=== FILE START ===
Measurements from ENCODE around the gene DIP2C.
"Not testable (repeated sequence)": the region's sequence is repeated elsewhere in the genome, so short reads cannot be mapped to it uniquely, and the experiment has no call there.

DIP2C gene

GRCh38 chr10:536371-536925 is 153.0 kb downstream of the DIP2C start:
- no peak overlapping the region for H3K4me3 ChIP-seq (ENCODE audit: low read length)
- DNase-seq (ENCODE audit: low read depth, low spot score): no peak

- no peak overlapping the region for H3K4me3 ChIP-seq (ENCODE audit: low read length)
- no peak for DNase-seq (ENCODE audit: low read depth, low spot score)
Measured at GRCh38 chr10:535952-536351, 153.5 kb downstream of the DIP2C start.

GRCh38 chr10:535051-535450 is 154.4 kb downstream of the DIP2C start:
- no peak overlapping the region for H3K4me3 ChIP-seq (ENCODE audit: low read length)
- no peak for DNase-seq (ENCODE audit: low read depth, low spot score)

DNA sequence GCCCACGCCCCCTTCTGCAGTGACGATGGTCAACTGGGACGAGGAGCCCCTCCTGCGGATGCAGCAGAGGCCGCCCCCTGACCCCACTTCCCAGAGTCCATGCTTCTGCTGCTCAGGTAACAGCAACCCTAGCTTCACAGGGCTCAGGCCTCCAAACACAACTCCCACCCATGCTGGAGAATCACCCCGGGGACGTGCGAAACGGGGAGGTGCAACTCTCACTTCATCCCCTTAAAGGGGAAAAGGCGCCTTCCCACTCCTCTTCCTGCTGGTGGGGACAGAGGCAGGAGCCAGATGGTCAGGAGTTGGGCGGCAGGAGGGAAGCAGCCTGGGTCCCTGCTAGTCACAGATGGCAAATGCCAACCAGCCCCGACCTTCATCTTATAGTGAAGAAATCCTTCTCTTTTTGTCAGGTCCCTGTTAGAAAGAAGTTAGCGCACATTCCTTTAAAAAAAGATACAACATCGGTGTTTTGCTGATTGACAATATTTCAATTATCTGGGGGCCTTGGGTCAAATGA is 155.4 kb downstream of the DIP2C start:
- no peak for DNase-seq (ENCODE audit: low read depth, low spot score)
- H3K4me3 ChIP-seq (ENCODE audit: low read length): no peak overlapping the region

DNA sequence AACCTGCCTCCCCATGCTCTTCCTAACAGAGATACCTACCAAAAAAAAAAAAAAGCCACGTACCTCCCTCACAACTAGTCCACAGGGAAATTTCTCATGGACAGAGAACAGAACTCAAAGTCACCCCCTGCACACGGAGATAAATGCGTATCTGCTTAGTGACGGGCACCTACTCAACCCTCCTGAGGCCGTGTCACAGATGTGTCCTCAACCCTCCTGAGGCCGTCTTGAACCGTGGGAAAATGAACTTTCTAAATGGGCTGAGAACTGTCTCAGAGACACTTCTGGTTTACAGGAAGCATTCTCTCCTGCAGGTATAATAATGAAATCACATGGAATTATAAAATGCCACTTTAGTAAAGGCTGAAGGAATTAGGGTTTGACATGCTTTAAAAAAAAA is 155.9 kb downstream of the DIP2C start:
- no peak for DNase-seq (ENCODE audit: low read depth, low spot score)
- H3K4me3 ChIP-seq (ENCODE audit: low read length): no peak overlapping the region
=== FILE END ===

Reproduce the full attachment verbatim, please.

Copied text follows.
Measurements from ENCODE around the gene DIP2C.
"Not testable (repeated sequence)": the region's sequence is repeated elsewhere in the genome, so short reads cannot be mapped to it uniquely, and the experiment has no call there.

DIP2C gene

GRCh38 chr10:536371-536925 is 153.0 kb downstream of the DIP2C start:
- no peak overlapping the region for H3K4me3 ChIP-seq (ENCODE audit: low read length)
- DNase-seq (ENCODE audit: low read depth, low spot score): no peak

- no peak overlapping the region for H3K4me3 ChIP-seq (ENCODE audit: low read length)
- no peak for DNase-seq (ENCODE audit: low read depth, low spot score)
Measured at GRCh38 chr10:535952-536351, 153.5 kb downstream of the DIP2C start.

GRCh38 chr10:535051-535450 is 154.4 kb downstream of the DIP2C start:
- no peak overlapping the region for H3K4me3 ChIP-seq (ENCODE audit: low read length)
- no peak for DNase-seq (ENCODE audit: low read depth, low spot score)

DNA sequence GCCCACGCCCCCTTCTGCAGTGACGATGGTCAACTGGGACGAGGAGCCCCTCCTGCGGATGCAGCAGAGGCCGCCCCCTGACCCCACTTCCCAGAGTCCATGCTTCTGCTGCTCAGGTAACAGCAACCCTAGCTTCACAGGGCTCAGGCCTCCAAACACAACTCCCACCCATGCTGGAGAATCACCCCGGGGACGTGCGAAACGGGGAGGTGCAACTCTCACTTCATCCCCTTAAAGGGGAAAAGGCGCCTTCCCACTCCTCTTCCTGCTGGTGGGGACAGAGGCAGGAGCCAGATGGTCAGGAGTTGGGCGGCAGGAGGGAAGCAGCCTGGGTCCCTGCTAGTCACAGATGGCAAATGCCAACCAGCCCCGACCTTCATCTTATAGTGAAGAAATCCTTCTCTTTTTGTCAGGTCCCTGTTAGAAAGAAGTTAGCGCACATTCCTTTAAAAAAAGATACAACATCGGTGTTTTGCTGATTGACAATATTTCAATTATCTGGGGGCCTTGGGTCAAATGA is 155.4 kb downstream of the DIP2C start:
- no peak for DNase-seq (ENCODE audit: low read depth, low spot score)
- H3K4me3 ChIP-seq (ENCODE audit: low read length): no peak overlapping the region

DNA sequence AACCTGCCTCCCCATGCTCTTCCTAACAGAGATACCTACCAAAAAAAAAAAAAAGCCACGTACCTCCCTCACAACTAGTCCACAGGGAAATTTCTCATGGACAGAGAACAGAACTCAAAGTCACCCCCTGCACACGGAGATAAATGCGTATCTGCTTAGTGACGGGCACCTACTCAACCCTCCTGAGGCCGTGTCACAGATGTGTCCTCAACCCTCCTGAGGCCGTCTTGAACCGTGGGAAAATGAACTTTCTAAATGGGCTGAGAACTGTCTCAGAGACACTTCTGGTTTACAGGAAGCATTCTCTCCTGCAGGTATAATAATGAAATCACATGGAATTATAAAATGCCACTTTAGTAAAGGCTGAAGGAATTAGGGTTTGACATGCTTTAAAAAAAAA is 155.9 kb downstream of the DIP2C start:
- no peak for DNase-seq (ENCODE audit: low read depth, low spot score)
- H3K4me3 ChIP-seq (ENCODE audit: low read length): no peak overlapping the region